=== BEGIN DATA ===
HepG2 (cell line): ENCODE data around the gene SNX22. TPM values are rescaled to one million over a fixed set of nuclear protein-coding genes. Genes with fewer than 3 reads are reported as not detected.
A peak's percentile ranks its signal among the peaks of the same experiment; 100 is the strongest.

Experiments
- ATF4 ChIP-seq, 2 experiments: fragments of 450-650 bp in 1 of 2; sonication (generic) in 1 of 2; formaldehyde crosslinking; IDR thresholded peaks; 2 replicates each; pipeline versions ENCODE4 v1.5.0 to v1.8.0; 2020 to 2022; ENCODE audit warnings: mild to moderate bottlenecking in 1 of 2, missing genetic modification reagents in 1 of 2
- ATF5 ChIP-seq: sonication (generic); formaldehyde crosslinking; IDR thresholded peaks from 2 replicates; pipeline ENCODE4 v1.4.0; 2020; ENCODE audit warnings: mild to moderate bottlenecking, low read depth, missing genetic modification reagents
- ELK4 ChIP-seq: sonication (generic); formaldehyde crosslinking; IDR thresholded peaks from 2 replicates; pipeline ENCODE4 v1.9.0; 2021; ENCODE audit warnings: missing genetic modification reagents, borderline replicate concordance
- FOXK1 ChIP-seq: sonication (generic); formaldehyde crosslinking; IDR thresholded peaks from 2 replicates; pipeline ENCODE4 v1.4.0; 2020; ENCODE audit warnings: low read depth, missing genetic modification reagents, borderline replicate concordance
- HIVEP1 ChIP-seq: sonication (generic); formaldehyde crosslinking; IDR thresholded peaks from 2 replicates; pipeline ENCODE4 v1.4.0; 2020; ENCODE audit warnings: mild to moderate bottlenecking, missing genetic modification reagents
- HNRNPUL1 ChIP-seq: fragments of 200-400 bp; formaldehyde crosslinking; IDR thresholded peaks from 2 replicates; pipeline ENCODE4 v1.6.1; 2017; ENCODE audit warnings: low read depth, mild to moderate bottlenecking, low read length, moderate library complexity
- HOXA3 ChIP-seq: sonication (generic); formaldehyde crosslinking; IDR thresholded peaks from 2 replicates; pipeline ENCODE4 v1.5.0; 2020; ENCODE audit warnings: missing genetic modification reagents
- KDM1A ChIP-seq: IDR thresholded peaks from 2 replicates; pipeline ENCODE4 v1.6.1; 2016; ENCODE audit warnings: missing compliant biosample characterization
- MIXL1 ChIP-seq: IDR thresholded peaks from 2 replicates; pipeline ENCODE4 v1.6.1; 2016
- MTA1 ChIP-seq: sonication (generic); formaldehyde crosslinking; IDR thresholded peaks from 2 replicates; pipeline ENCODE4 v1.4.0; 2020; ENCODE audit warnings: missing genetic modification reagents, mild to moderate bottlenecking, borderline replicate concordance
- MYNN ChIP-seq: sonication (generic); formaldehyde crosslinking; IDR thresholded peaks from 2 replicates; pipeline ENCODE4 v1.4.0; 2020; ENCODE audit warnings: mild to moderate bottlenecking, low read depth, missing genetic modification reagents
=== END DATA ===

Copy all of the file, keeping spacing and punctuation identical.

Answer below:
HepG2 (cell line): ENCODE data around the gene SNX22. TPM values are rescaled to one million over a fixed set of nuclear protein-coding genes. Genes with fewer than 3 reads are reported as not detected.
A peak's percentile ranks its signal among the peaks of the same experiment; 100 is the strongest.

Experiments
- ATF4 ChIP-seq, 2 experiments: fragments of 450-650 bp in 1 of 2; sonication (generic) in 1 of 2; formaldehyde crosslinking; IDR thresholded peaks; 2 replicates each; pipeline versions ENCODE4 v1.5.0 to v1.8.0; 2020 to 2022; ENCODE audit warnings: mild to moderate bottlenecking in 1 of 2, missing genetic modification reagents in 1 of 2
- ATF5 ChIP-seq: sonication (generic); formaldehyde crosslinking; IDR thresholded peaks from 2 replicates; pipeline ENCODE4 v1.4.0; 2020; ENCODE audit warnings: mild to moderate bottlenecking, low read depth, missing genetic modification reagents
- ELK4 ChIP-seq: sonication (generic); formaldehyde crosslinking; IDR thresholded peaks from 2 replicates; pipeline ENCODE4 v1.9.0; 2021; ENCODE audit warnings: missing genetic modification reagents, borderline replicate concordance
- FOXK1 ChIP-seq: sonication (generic); formaldehyde crosslinking; IDR thresholded peaks from 2 replicates; pipeline ENCODE4 v1.4.0; 2020; ENCODE audit warnings: low read depth, missing genetic modification reagents, borderline replicate concordance
- HIVEP1 ChIP-seq: sonication (generic); formaldehyde crosslinking; IDR thresholded peaks from 2 replicates; pipeline ENCODE4 v1.4.0; 2020; ENCODE audit warnings: mild to moderate bottlenecking, missing genetic modification reagents
- HNRNPUL1 ChIP-seq: fragments of 200-400 bp; formaldehyde crosslinking; IDR thresholded peaks from 2 replicates; pipeline ENCODE4 v1.6.1; 2017; ENCODE audit warnings: low read depth, mild to moderate bottlenecking, low read length, moderate library complexity
- HOXA3 ChIP-seq: sonication (generic); formaldehyde crosslinking; IDR thresholded peaks from 2 replicates; pipeline ENCODE4 v1.5.0; 2020; ENCODE audit warnings: missing genetic modification reagents
- KDM1A ChIP-seq: IDR thresholded peaks from 2 replicates; pipeline ENCODE4 v1.6.1; 2016; ENCODE audit warnings: missing compliant biosample characterization
- MIXL1 ChIP-seq: IDR thresholded peaks from 2 replicates; pipeline ENCODE4 v1.6.1; 2016
- MTA1 ChIP-seq: sonication (generic); formaldehyde crosslinking; IDR thresholded peaks from 2 replicates; pipeline ENCODE4 v1.4.0; 2020; ENCODE audit warnings: missing genetic modification reagents, mild to moderate bottlenecking, borderline replicate concordance
- MYNN ChIP-seq: sonication (generic); formaldehyde crosslinking; IDR thresholded peaks from 2 replicates; pipeline ENCODE4 v1.4.0; 2020; ENCODE audit warnings: mild to moderate bottlenecking, low read depth, missing genetic modification reagents